Go on, admit it. You thought the U3 consortium idea of carrying around your very own PC environment in a flash memory card was a pretty flaky idea. But IBM has a research project aimed at the very same idea and it looks feasible at first sight. Whether we will ever see product is a different thing of course.
The U3 project allows a user to carry a PC environment around with them. Skype has signed up with the consortium so that users could plug their flash drive into a PC and make Skype voice-over-Internet phone calls (VOIP).
The IBM research site describes SoulPad thus: "Essentially, SoulPad enables a user to hibernate a PC session to a pocket form-factor device and carry the device to some another PC and resume his session on that PC." In IBM's conception the hardware of a PC and the installed software constitutes its 'body'. What a user actually does with that PC - the applications used, the browser bookmarks, the e-mail application, the desktop icons and settings and so forth - make up the fancifully named 'soul'.
How is this done? It can't be done by working directly with a host PC because it, obviously, may not have the user's applications installed. Instead a virtual machine environment is used. The host PC, in effect, runs an application from the USB pocket drive which is a suspended virtual machine environment. The application on the SoulPad USB drive is actually booted and it is an auto-configuring operating system.
It starts a virtual machine monitor which has the user's total computing environment inside it. This includes the installed applications, the desktop configuration, any running applications and open windows.
What is going on here is that a user hibernates a session on one host PC. It's saved to the SoulPad. The user arrives at another PC, plugs in the SoulPad and resumes the hibernated session.
It sounds attractive, doesn't it? Instead of carrying a desktop computer around with you, you make do with a USB flash memory or USB-connected microdrive device with the SoulPad software stack, and plug it into any PC you happen to be nearby.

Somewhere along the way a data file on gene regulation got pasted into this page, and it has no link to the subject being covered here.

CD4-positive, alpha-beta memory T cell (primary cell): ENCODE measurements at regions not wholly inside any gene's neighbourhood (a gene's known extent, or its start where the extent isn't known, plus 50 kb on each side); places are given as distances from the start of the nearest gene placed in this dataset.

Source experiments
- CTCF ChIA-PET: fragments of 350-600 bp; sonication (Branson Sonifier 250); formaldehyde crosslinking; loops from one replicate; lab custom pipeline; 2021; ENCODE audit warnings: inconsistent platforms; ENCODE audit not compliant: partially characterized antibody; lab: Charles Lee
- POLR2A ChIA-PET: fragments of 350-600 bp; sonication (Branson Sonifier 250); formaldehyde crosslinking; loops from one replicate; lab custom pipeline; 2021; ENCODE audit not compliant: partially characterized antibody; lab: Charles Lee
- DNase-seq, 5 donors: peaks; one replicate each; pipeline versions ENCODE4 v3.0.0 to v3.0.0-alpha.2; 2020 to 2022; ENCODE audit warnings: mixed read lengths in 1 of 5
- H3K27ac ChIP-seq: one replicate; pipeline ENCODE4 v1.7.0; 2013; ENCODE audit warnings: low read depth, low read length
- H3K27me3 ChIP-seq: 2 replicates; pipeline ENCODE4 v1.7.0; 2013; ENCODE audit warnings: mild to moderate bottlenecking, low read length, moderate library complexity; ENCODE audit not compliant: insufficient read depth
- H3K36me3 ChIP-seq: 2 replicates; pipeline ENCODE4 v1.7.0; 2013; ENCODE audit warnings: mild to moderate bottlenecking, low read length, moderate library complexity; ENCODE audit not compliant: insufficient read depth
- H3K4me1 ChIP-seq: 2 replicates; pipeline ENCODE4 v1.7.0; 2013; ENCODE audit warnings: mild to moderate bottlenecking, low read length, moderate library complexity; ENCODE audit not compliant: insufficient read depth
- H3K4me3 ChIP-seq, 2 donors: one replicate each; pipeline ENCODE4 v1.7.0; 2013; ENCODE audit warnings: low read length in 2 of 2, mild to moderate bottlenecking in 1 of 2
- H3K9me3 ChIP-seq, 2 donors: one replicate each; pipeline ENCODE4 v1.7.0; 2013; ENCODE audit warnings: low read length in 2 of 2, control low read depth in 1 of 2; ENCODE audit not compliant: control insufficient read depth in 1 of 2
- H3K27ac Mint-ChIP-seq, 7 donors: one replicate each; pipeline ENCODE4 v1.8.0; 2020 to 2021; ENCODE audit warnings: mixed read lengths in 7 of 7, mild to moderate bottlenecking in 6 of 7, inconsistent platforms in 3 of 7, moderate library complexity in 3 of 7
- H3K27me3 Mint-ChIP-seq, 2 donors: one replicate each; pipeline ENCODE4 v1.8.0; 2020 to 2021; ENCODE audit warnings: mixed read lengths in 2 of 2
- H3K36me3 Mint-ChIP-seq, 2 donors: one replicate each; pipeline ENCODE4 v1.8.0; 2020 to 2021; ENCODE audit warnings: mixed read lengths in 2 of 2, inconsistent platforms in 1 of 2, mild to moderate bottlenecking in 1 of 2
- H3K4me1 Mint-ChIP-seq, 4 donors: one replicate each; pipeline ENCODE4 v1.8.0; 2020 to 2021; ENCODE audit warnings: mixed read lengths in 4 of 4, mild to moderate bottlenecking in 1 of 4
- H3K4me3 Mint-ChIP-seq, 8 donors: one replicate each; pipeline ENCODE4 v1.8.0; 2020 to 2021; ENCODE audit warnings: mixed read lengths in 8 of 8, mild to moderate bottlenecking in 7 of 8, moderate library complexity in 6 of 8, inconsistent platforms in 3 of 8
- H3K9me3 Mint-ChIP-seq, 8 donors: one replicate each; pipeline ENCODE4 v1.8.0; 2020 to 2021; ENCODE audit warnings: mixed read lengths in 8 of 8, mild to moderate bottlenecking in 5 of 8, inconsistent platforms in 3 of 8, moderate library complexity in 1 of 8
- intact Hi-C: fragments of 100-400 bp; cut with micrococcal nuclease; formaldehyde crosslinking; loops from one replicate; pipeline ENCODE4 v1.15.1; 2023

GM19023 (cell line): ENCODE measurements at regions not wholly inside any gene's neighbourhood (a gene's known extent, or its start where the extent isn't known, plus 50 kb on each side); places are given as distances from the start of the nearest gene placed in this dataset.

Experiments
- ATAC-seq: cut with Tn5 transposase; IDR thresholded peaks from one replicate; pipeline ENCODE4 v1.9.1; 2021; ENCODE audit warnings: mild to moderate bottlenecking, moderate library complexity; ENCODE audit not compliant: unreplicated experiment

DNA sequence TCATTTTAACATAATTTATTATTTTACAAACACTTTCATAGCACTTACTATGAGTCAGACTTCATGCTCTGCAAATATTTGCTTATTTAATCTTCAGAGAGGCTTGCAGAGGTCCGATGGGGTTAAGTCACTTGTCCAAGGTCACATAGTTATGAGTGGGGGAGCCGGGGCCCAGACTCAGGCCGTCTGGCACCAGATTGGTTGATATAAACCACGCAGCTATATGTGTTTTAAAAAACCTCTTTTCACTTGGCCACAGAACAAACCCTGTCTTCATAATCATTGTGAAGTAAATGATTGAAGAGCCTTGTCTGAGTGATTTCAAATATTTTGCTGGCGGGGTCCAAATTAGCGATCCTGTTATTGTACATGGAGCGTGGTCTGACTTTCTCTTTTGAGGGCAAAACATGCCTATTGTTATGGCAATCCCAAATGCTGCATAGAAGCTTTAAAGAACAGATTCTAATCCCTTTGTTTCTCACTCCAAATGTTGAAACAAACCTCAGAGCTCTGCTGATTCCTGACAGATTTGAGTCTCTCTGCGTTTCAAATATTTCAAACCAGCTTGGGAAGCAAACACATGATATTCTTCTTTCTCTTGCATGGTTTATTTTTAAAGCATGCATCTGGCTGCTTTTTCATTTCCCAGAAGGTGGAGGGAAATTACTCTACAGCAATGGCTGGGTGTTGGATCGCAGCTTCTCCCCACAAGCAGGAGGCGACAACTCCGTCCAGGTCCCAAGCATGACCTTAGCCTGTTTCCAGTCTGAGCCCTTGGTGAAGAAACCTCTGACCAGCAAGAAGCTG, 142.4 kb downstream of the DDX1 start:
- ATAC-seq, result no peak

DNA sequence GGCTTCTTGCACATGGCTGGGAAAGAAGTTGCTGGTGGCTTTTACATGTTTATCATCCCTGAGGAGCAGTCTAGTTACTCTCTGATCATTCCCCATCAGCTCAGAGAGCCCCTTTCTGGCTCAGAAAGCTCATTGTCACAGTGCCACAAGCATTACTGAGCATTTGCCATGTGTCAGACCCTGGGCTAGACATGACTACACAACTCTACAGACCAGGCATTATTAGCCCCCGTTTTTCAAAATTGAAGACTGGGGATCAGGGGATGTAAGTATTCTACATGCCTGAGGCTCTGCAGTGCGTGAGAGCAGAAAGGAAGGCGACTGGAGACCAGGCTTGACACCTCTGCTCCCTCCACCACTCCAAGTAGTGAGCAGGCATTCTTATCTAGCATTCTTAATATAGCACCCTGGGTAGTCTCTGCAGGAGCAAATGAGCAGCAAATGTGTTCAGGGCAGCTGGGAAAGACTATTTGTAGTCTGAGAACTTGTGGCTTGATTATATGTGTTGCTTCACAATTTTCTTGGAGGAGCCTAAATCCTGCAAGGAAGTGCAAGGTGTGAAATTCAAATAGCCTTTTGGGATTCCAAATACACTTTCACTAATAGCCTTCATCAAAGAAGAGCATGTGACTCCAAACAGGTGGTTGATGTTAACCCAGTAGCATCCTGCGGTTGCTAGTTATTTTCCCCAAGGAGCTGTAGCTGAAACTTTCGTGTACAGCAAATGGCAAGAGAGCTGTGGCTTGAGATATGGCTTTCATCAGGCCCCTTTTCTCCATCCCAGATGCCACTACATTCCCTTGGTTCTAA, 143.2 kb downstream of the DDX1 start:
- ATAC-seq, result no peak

But that's the problem. Would I let a stranger plug their USB device into my PC? Would I heck! Data theft or virus transfer could result. The data on the SoulPad can be encrypted, with an AES128 block cipher being used to encrypt the virtual machine state. But that's not the real problem which is the access of the host PC.
Secondly the target PC BIOS has to be able to boot from the USB device. This is not, for most of us users, a standard operation.
A PC could be put aside for travellers in, say, an Internet cafe. Users could add the SoulPad software stack to their MP3 player or cell phone, if it had the storage and software capability, and plug it into that PC. But, to do much useful work the host PC requires a network connection and there's the problem again.
You expect me to plug a device into a networked PC I own, to boot an encrypted operating system whose state I cannot assess and let it have free rein of my PC and the network? I'm afraid not. Unless the SoulPad can somehow be authenticated and verified I'm not going to let it touch my PC with a bargepole, let alone a USB 2 plug.
This problem may also affect the U3 devices. Unless they are authenticated and validated any sensible user would reject their use. Plug-and-play at the dumb peripheral level is fine and good. Plug-and-play at the intelligent device level is another thing entirely and will founder on these security issues.
Bootable PC environments stored on USB pocket form-factor devices look like engineers' solutions in search of a problem. To this user they look exactly like a major problem that doesn't solve anything but creates a whole new security vulnerability.
My PC is not going to enjoy any form of soul food whatsoever. Go on, admit it. You thought the idea of carrying a PC environment around in a USB device was flaky. You could be right.